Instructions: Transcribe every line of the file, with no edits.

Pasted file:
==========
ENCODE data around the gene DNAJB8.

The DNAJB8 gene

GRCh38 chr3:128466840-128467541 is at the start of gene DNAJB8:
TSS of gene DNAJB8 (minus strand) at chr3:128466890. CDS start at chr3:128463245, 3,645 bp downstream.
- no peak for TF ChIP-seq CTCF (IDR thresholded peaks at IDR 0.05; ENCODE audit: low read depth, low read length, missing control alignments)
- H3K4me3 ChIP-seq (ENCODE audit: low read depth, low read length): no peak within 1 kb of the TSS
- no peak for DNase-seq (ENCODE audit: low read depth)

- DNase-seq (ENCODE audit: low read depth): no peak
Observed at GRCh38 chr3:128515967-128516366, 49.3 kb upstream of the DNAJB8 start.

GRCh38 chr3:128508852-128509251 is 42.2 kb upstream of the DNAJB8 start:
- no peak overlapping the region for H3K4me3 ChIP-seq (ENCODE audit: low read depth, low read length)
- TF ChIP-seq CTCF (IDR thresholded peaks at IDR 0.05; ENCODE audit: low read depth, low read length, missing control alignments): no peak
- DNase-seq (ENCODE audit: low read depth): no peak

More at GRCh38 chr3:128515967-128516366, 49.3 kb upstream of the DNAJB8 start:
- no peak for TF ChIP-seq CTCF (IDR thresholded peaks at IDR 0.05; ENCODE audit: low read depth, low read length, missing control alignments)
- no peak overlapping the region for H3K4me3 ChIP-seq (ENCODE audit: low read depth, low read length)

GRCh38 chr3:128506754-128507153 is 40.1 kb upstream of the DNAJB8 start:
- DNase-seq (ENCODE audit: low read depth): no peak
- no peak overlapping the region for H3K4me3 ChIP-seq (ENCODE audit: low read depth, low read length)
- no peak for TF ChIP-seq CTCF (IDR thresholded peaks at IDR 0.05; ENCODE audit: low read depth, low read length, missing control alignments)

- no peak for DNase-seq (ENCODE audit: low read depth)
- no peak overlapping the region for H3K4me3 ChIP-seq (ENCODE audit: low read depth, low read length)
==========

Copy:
ENCODE data around the gene DNAJB8.

The DNAJB8 gene

GRCh38 chr3:128466840-128467541 is at the start of gene DNAJB8:
TSS of gene DNAJB8 (minus strand) at chr3:128466890. CDS start at chr3:128463245, 3,645 bp downstream.
- no peak for TF ChIP-seq CTCF (IDR thresholded peaks at IDR 0.05; ENCODE audit: low read depth, low read length, missing control alignments)
- H3K4me3 ChIP-seq (ENCODE audit: low read depth, low read length): no peak within 1 kb of the TSS
- no peak for DNase-seq (ENCODE audit: low read depth)

- DNase-seq (ENCODE audit: low read depth): no peak
Observed at GRCh38 chr3:128515967-128516366, 49.3 kb upstream of the DNAJB8 start.

GRCh38 chr3:128508852-128509251 is 42.2 kb upstream of the DNAJB8 start:
- no peak overlapping the region for H3K4me3 ChIP-seq (ENCODE audit: low read depth, low read length)
- TF ChIP-seq CTCF (IDR thresholded peaks at IDR 0.05; ENCODE audit: low read depth, low read length, missing control alignments): no peak
- DNase-seq (ENCODE audit: low read depth): no peak

More at GRCh38 chr3:128515967-128516366, 49.3 kb upstream of the DNAJB8 start:
- no peak for TF ChIP-seq CTCF (IDR thresholded peaks at IDR 0.05; ENCODE audit: low read depth, low read length, missing control alignments)
- no peak overlapping the region for H3K4me3 ChIP-seq (ENCODE audit: low read depth, low read length)

GRCh38 chr3:128506754-128507153 is 40.1 kb upstream of the DNAJB8 start:
- DNase-seq (ENCODE audit: low read depth): no peak
- no peak overlapping the region for H3K4me3 ChIP-seq (ENCODE audit: low read depth, low read length)
- no peak for TF ChIP-seq CTCF (IDR thresholded peaks at IDR 0.05; ENCODE audit: low read depth, low read length, missing control alignments)

- no peak for DNase-seq (ENCODE audit: low read depth)
- no peak overlapping the region for H3K4me3 ChIP-seq (ENCODE audit: low read depth, low read length)